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Artificial Heart Recipient Suffers Serious Stroke

Medicine: Patient is paralyzed on right side. Plans to implant hearts in 10 more people will go forward.

November 15, 2001|THOMAS H. MAUGH II | TIMES MEDICAL WRITER

Robert Tools, the first patient to receive a totally implantable artificial heart, suffered a stroke on Sunday and remains in serious condition, surgeons at Louisville's Jewish Hospital said Wednesday.

The cause of the damage was a blood clot that lodged in an artery on the left side of Tools' brain, said Dr. Laman Gray, one of the surgeons. "There's no question about it," he said. "It's been confirmed by a CT scan."

Tools' right arm and leg were paralyzed by the stroke and he was still not able to speak by Tuesday, Gray said, adding that his patient had recovered some movement in his leg.

"We can't really predict how much he is going to recover and how long it is going to take," Gray told a press conference. "We just have to wait and see."

The other four patients who have received the AbioCor artificial heart, including one at UCLA, are all doing well, according to a spokesman for the manufacturer, Abiomed Inc. of Danvers, Mass.

Tools, 59, received the device, which is powered by a small battery under the skin, on July 2. Until Sunday, he had been doing quite well, making 20 excursions outside the hospital, said another of his physicians, Dr. Robert Dowling. In the last two weeks, Dowling said, Tools was beginning to gain weight--a sign of recovery from his pre-implant condition.

Tools "started out with a life expectancy of only a matter of a few days" when the implant was performed, Gray said. "He was as sick a person as I have ever seen."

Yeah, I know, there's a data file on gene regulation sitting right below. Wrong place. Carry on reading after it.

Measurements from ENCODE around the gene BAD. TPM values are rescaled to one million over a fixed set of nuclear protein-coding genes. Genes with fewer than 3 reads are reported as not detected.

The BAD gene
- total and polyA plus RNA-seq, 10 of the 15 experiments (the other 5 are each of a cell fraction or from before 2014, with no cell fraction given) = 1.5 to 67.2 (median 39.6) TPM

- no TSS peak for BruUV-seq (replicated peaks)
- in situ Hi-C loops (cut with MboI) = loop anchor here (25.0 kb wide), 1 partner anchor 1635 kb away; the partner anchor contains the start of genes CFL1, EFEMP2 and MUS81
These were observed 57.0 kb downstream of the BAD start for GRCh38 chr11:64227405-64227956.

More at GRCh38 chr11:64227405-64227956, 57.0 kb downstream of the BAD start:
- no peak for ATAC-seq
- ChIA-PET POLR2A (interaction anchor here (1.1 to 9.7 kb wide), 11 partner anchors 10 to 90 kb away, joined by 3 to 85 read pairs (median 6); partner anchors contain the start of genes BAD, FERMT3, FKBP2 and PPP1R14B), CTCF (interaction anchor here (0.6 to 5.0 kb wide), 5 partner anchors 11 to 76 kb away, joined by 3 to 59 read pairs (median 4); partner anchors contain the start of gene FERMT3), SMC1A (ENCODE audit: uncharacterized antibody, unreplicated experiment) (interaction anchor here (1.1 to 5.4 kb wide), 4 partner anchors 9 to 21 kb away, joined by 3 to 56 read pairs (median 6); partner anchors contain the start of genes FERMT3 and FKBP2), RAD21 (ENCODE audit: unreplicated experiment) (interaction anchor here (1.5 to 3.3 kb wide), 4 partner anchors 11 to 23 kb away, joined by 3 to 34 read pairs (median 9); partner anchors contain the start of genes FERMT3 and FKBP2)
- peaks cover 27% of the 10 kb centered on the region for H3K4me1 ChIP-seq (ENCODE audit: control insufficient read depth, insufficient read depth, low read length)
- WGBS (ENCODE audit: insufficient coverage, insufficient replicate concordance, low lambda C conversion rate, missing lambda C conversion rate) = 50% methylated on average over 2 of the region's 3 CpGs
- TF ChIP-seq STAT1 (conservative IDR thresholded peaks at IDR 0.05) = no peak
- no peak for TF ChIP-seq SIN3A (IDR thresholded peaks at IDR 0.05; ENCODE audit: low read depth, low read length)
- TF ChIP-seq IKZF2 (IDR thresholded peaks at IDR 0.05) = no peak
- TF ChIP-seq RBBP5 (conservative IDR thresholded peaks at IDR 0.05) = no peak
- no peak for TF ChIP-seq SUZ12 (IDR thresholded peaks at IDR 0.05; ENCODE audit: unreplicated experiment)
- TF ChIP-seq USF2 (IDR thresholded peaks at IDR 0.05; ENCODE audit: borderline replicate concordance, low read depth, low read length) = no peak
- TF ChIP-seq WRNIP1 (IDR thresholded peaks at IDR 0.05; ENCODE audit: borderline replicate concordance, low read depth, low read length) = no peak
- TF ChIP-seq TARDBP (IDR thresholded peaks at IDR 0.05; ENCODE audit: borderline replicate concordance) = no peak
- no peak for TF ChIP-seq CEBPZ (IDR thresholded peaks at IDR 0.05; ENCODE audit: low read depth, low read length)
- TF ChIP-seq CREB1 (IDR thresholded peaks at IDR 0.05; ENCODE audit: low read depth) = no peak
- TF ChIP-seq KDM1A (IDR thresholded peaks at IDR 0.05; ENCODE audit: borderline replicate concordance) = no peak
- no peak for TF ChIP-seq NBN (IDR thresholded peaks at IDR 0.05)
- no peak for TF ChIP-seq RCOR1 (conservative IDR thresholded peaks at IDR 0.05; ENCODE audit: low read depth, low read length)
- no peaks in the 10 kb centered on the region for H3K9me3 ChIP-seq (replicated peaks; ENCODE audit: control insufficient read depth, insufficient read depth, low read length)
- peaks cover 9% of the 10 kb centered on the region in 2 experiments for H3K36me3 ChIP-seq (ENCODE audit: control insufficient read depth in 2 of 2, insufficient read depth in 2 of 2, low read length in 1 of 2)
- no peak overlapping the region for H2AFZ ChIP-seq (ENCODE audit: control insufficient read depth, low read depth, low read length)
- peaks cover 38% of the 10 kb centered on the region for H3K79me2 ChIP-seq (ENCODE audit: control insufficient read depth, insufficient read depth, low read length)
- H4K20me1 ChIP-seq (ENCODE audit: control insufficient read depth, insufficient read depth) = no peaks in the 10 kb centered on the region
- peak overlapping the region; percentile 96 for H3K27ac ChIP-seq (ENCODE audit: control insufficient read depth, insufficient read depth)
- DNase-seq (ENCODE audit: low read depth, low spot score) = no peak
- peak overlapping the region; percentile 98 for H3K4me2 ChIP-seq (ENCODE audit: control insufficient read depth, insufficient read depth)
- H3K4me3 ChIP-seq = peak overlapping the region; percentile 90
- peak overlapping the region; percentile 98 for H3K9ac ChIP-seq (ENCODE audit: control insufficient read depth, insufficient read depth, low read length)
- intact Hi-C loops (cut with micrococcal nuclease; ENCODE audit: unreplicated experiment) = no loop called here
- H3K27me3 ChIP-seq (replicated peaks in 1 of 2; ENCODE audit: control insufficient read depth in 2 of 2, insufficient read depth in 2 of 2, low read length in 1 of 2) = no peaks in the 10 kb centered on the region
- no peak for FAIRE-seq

Unfortunately, Tools has developed a bleeding problem in his stomach that prevented surgeons from giving him drugs that inhibit blood clots during much of his hospital stay.

"A patient with an artificial heart valve needs [blood] thinning or he will have a stroke," Dowling said, because blood in contact with metal or plastic surfaces clots readily. The artificial heart "has four artificial valves, so it is crucial to have the blood thinned. But you can't thin the blood and let someone bleed to death" in his stomach.

The fact that Tools has "had the device running for two months" without blood-thinning drugs and had not experienced a stroke already is "remarkable," Gray said. "That speaks well to the design of the heart."

The other four patients with the artificial hearts--in Louisville, Los Angeles, Houston and Philadelphia--have received the drugs, he added.

Tools was sitting up in bed Sunday afternoon when the stroke hit. There is no evidence to suggest that any of his activities may have been involved in causing it. He had had a brief episode last week when he had difficulty talking. "That may have been a precursor to the stroke," Gray said.

Tools is currently on a respirator with a tube in his throat, so surgeons are not sure if he is able to speak yet. He is also mildly sedated because of the treatment, so they are not sure how aware he is.

"We're very disappointed," Gray said. "We have become very good friends, and we consider him more of a friend than a patient. We are very sorry to see he has had a problem."

The team said the stroke will not affect the next stage of the project, in which surgeons will implant the device in 10 more patients as soon as they receive permission from the Food and Drug Administration.

Tom Christerson, the second artificial heart patient at Jewish Hospital, who received the device 62 days ago, had also encountered some difficulties, running a temperature as high as 107 degrees and suffering partial kidney and liver failure. But Gray said Wednesday that Christerson's temperature has returned to normal and that both organs are now working properly.

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